7. Defining DBAs
Class Introduction03:34 2
LLC Vs Sole Propietorship07:59 3
What State Should I Form My LLC02:49 5
When Should I Form LLC and S Corp07:02 6
How Do You Handle Taxes03:19 7
Defining DBAs05:24 8
Registering LLC vs Trademark03:46
Trademarks and Branding04:49 10
Protecting Your Business07:01 11
Handling a Dispute Risk08:39 12
Storing Documents11:31 13
All right. Let's talk be about DBA's because they drive me nuts. All right, this is what an LLC is. We've already established your Limited Liability Company. Now, what is a Doing Business As, a DBA? Well, we've already established that your LLC is registered with your state. It is a totally separate legal entity from you or your partner's as a business. It has a separate employee identification number that is not your social security number. So, you can go to the IRS website and get an employee identification number, sometimes called the EIN, or a tax ID letter, and this is basically a new social security number for your business. So, your LLC has that new EIN. You have separate bank accounts when it comes to your LLC. You can have even a separate credit rating when it comes to your LLC, and then finally, we've already talked about the legal and financial liability that is totally separate and distinct from you personally. Now, when we look at a DBA, this is where a lot of people get i...
nto trouble, because they think that they've formed an LLC, when in reality, they formed what's called a Doing Business As license or certification with their county or their state. So, the DBA is the registration certificate that you get with your state, or with your local municipality, city, county, and all that it serves is to show where or who is behind any kind of business that has been registered with them. So, what that means is that even though you have registered technically with some authority, some licensing authority, they have recorded, who is behind the DBA? That's all that's happened. There is legally nothing that has actually occurred. There is no new entity that's formed. You are still a sole proprietorship. You are still absorbing the risks financially and legally that you would otherwise have if you had not formed that LLC. So, a DBA is really kind of a deceptive little thing that's happening. The only place that I really see them being useful is if you do have an LLC, and you are operating under a different name. So, for example, I have Christina Scalera LLC. But when you go to thecontractshop.com which is my business, you see The Contract Shop logo in the front of it. So, for example, that would be a great instance where a DBA is something that is a helpful tool to see who is behind The Contract Shop. They can see that it's my LLC. Let's compare the three of these things, because we've gone over them in different parts, and I wanna just put them all together so that you can compare and contrast them while they're right next to each other. So, as you can see, the sole proprietorship, which is SP right here, that is the cheapest thing to form. There is no cost. It is by default the entity that you are classified as, and remember, if you do have more than one person in your business, and you have not formed an LLC, you are a partnership, not a sole proprietorship. The DBA is the next step, and that does have some kind of cost, typically. And that cost is going to be to offset any kind of administrative costs at the municipality or state level, and it's typically a very, very low cost. And then, compare that with the LLC. It's typically very inexpensive to register your LLC and to pay any kind of annual renewal fee as compared to facing any litigation or financial risk later on. So, as you can see, the personal financial risk, the risk that you have of getting your car or your house, or any kind of lien taken against your personal property is quite high if there is any kind of legal incident or financial incident against you as a sole proprietorship, or even as a person or a partnership that has stated that you are doing business as something. With the LLC, that is significantly reduced because it is the LLC, that new business entity, that is absorbing all of that risk for you. If you have any kind of personal liability, as you can see, it's the same situation as the financial risk. And then, if you are applying for any kind of credit or loans, if it's a sole proprietorship, or even a DBA, you are still personally on the hook. They're looking at your credit, whereas, with an LLC, you can have the potential that they are looking at your Dun & Bradstreet number, which Dominique, again, is going to be talking a lot about. And then, finally, with your tax liability, you don't have any other option if you are a sole proprietorship or a DBA. You are filing taxes under yourself, and that's it. You are personally paying taxes. With the LLC, you have the option to file either as a sole proprietorship, as yourself, or as an s-corporation, which could potentially, again, reduce your tax burden in those certain scenarios we covered earlier.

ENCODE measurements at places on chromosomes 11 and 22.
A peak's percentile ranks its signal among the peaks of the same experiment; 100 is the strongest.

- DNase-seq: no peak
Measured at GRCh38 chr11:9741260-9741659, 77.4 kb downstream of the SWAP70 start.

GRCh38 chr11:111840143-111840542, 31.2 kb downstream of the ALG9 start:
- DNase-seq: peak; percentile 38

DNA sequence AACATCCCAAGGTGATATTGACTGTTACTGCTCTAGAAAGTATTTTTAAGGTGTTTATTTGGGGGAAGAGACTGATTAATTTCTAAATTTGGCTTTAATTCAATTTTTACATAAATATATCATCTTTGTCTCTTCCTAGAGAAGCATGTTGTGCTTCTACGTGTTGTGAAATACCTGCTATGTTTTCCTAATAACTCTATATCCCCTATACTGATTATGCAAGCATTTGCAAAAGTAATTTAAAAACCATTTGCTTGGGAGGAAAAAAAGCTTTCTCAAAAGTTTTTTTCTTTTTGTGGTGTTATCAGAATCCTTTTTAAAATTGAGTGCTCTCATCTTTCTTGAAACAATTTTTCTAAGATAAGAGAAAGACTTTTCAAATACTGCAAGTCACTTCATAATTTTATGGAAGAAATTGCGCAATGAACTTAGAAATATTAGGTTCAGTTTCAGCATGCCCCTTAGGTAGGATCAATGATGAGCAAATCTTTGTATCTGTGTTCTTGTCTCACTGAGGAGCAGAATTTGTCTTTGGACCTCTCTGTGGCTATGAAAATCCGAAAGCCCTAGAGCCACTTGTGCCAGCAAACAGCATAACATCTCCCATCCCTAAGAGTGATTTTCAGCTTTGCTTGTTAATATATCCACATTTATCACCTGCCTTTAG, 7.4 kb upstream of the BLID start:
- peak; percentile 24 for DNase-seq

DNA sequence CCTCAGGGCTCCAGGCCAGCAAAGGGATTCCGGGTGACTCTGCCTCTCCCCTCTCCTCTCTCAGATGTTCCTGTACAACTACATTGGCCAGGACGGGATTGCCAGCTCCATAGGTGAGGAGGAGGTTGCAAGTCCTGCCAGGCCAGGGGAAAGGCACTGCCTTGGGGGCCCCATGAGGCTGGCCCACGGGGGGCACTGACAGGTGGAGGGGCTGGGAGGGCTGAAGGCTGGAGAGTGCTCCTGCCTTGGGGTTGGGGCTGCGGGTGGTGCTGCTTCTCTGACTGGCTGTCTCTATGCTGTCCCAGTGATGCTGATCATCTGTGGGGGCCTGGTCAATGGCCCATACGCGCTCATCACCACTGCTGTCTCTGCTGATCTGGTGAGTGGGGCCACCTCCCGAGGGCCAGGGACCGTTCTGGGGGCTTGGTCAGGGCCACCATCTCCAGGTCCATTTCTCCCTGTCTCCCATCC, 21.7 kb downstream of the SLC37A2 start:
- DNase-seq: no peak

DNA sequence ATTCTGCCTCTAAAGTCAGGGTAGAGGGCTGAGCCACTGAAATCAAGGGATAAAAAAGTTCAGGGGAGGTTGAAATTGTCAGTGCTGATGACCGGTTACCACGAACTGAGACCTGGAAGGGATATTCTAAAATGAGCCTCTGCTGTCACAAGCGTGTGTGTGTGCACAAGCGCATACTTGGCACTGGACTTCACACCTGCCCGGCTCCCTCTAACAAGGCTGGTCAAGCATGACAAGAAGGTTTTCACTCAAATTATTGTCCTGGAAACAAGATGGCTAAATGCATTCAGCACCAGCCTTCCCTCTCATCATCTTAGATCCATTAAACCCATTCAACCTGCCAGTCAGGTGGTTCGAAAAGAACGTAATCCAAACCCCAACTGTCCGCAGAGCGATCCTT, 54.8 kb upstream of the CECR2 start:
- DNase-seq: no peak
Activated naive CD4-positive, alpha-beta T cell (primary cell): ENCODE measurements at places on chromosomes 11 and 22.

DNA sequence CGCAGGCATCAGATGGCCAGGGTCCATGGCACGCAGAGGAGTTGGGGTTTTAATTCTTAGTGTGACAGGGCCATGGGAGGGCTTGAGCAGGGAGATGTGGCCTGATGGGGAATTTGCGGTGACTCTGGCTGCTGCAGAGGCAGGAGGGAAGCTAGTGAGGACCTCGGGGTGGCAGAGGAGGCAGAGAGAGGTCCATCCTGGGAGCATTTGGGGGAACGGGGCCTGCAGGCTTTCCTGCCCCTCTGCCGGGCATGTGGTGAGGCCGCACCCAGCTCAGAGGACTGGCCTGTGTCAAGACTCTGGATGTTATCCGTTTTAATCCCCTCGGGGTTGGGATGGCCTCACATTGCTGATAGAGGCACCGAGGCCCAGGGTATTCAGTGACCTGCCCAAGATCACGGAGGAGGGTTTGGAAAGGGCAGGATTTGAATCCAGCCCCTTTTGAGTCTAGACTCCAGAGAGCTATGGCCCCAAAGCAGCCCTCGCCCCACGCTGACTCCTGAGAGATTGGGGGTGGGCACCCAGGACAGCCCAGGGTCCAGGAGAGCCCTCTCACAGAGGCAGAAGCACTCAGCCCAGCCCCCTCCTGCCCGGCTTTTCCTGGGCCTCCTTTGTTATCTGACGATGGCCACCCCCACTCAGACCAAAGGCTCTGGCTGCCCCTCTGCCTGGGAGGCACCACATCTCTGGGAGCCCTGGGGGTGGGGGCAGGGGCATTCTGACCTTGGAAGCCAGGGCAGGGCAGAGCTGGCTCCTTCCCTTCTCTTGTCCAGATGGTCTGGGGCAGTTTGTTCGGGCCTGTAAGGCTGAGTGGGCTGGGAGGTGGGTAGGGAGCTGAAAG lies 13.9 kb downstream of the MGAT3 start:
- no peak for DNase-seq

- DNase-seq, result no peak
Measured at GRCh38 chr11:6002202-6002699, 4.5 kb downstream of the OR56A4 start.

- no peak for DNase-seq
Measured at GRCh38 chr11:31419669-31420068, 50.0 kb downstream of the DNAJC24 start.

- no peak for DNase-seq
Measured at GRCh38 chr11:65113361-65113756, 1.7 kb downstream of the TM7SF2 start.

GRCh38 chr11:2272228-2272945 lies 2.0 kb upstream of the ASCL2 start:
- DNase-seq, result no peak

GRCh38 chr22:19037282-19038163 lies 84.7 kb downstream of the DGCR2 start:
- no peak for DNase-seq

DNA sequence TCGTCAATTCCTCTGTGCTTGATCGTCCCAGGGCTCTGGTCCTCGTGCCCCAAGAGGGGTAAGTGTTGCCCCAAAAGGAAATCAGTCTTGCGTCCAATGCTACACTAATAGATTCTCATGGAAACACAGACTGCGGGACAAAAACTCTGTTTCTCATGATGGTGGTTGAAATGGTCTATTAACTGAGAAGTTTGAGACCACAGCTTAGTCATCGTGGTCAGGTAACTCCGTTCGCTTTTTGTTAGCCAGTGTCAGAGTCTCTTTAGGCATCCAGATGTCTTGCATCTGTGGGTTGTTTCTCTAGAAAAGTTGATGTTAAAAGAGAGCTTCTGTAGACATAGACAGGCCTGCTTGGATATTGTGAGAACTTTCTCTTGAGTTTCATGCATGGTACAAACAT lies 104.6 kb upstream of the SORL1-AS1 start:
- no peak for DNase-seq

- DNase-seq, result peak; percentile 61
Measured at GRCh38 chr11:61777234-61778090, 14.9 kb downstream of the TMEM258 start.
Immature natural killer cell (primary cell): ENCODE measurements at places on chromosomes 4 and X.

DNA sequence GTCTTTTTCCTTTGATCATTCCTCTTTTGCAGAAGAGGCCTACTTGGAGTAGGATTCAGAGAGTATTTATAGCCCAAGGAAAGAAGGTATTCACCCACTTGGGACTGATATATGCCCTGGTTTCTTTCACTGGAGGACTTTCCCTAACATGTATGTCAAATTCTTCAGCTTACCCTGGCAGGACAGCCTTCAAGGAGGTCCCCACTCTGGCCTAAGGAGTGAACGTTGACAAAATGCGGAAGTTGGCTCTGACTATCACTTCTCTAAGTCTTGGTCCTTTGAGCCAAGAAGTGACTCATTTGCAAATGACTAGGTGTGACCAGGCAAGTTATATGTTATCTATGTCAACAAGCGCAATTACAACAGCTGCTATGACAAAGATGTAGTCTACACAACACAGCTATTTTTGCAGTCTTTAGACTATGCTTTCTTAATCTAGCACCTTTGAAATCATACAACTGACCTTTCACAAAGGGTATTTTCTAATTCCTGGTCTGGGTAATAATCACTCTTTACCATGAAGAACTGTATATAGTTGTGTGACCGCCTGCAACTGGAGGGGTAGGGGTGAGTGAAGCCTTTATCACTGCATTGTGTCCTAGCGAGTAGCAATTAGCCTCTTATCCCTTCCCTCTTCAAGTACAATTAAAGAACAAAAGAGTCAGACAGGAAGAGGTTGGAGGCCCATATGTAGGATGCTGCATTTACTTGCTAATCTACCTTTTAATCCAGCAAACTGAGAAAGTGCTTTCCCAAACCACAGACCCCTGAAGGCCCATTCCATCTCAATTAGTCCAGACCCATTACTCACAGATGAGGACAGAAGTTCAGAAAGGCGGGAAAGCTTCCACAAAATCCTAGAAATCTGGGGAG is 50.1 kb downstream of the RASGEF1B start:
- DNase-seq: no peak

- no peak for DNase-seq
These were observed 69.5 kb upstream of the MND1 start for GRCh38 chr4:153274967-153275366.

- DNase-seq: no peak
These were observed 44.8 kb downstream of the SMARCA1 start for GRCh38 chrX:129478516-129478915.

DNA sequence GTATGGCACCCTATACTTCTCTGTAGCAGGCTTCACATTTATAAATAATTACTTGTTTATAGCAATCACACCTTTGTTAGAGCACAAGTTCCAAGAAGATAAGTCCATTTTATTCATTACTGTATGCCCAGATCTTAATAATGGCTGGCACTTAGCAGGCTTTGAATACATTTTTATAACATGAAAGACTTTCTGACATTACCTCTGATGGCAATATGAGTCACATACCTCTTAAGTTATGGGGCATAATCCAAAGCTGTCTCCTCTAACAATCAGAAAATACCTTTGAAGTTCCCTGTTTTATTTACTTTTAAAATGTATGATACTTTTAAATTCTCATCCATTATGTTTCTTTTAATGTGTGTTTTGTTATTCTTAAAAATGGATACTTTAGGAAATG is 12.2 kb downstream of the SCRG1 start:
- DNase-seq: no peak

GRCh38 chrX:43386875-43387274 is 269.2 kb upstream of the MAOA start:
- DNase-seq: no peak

Ratings and Reviews
Every minute of this is filled with such valuable info! She covers every legal topic you could possibly need to know about as a creative small business owner and clarifies lots of confusing topics. I feel super confident about my small business ownership after watching this. Thank you Christina!
I loved this course! Covered so many topics I've been wondering about in an easy and understandable way!! Brilliant! Thank you!
Amazing! This stuff can be so hard to try and wrap your brain around but this is simple, easy to follow advice.